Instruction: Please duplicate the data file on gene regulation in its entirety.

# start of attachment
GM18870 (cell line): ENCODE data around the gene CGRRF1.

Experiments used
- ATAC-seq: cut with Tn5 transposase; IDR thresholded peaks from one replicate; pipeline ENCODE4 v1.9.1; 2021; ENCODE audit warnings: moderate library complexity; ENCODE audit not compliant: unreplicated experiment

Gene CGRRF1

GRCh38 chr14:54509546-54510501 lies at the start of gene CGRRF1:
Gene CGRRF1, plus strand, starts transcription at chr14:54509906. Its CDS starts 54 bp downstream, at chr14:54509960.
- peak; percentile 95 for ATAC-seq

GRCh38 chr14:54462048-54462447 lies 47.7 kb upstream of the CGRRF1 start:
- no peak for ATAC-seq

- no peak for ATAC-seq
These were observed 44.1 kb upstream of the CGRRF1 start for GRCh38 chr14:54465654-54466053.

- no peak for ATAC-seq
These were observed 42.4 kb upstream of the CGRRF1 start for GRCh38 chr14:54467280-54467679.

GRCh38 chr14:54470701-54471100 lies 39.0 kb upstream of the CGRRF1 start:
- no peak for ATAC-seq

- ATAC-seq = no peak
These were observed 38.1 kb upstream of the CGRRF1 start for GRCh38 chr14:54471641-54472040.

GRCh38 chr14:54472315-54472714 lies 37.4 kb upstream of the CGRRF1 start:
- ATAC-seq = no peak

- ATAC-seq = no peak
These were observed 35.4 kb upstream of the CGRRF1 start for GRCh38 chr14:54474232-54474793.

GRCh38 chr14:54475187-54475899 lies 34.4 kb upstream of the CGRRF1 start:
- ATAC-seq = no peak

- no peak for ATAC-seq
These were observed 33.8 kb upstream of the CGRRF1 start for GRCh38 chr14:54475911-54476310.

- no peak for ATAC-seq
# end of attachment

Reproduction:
GM18870 (cell line): ENCODE data around the gene CGRRF1.

Experiments used
- ATAC-seq: cut with Tn5 transposase; IDR thresholded peaks from one replicate; pipeline ENCODE4 v1.9.1; 2021; ENCODE audit warnings: moderate library complexity; ENCODE audit not compliant: unreplicated experiment

Gene CGRRF1

GRCh38 chr14:54509546-54510501 lies at the start of gene CGRRF1:
Gene CGRRF1, plus strand, starts transcription at chr14:54509906. Its CDS starts 54 bp downstream, at chr14:54509960.
- peak; percentile 95 for ATAC-seq

GRCh38 chr14:54462048-54462447 lies 47.7 kb upstream of the CGRRF1 start:
- no peak for ATAC-seq

- no peak for ATAC-seq
These were observed 44.1 kb upstream of the CGRRF1 start for GRCh38 chr14:54465654-54466053.

- no peak for ATAC-seq
These were observed 42.4 kb upstream of the CGRRF1 start for GRCh38 chr14:54467280-54467679.

GRCh38 chr14:54470701-54471100 lies 39.0 kb upstream of the CGRRF1 start:
- no peak for ATAC-seq

- ATAC-seq = no peak
These were observed 38.1 kb upstream of the CGRRF1 start for GRCh38 chr14:54471641-54472040.

GRCh38 chr14:54472315-54472714 lies 37.4 kb upstream of the CGRRF1 start:
- ATAC-seq = no peak

- ATAC-seq = no peak
These were observed 35.4 kb upstream of the CGRRF1 start for GRCh38 chr14:54474232-54474793.

GRCh38 chr14:54475187-54475899 lies 34.4 kb upstream of the CGRRF1 start:
- ATAC-seq = no peak

- no peak for ATAC-seq
These were observed 33.8 kb upstream of the CGRRF1 start for GRCh38 chr14:54475911-54476310.

- no peak for ATAC-seq